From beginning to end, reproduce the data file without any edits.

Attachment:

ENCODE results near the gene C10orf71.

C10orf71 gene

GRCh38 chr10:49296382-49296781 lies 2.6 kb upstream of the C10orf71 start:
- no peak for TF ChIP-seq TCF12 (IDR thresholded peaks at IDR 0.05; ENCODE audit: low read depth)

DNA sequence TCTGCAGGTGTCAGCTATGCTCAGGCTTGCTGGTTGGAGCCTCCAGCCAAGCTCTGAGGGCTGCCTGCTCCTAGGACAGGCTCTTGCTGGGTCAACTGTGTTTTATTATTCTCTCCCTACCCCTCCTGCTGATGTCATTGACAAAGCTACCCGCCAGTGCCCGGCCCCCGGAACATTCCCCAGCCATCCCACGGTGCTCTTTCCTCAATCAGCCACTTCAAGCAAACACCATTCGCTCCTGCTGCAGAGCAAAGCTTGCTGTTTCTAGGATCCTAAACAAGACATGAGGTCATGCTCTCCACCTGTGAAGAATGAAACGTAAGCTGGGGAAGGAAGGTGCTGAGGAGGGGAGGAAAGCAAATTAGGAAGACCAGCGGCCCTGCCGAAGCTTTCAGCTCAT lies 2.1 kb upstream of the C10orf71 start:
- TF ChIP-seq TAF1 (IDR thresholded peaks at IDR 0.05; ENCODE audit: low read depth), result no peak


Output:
ENCODE results near the gene C10orf71.

C10orf71 gene

GRCh38 chr10:49296382-49296781 lies 2.6 kb upstream of the C10orf71 start:
- no peak for TF ChIP-seq TCF12 (IDR thresholded peaks at IDR 0.05; ENCODE audit: low read depth)

DNA sequence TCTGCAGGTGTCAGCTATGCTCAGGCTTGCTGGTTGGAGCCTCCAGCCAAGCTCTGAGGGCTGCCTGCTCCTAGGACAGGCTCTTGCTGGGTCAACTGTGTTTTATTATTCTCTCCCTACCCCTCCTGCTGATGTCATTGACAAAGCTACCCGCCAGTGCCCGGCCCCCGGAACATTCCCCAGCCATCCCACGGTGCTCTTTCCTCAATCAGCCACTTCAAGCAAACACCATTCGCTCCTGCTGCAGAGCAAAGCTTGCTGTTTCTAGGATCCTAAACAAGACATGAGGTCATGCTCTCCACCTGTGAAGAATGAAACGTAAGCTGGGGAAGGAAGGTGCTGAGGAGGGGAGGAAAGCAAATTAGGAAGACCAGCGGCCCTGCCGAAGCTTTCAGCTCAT lies 2.1 kb upstream of the C10orf71 start:
- TF ChIP-seq TAF1 (IDR thresholded peaks at IDR 0.05; ENCODE audit: low read depth), result no peak